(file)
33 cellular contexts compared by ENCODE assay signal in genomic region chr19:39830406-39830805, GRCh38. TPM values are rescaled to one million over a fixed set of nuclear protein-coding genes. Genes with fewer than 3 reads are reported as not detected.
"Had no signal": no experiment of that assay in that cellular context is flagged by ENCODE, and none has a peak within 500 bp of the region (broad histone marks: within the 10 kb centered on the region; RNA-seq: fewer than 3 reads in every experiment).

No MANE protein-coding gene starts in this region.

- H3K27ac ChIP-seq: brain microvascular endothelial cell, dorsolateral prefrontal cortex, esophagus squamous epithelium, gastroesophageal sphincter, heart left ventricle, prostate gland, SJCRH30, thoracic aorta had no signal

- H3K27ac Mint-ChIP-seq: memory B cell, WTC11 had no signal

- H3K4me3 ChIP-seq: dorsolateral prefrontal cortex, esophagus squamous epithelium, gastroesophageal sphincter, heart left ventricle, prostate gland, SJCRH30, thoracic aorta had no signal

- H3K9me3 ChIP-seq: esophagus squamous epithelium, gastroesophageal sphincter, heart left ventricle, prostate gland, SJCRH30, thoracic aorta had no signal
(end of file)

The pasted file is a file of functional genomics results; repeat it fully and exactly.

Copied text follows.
33 cellular contexts compared by ENCODE assay signal in genomic region chr19:39830406-39830805, GRCh38. TPM values are rescaled to one million over a fixed set of nuclear protein-coding genes. Genes with fewer than 3 reads are reported as not detected.
"Had no signal": no experiment of that assay in that cellular context is flagged by ENCODE, and none has a peak within 500 bp of the region (broad histone marks: within the 10 kb centered on the region; RNA-seq: fewer than 3 reads in every experiment).

No MANE protein-coding gene starts in this region.

- H3K27ac ChIP-seq: brain microvascular endothelial cell, dorsolateral prefrontal cortex, esophagus squamous epithelium, gastroesophageal sphincter, heart left ventricle, prostate gland, SJCRH30, thoracic aorta had no signal

- H3K27ac Mint-ChIP-seq: memory B cell, WTC11 had no signal

- H3K4me3 ChIP-seq: dorsolateral prefrontal cortex, esophagus squamous epithelium, gastroesophageal sphincter, heart left ventricle, prostate gland, SJCRH30, thoracic aorta had no signal

- H3K9me3 ChIP-seq: esophagus squamous epithelium, gastroesophageal sphincter, heart left ventricle, prostate gland, SJCRH30, thoracic aorta had no signal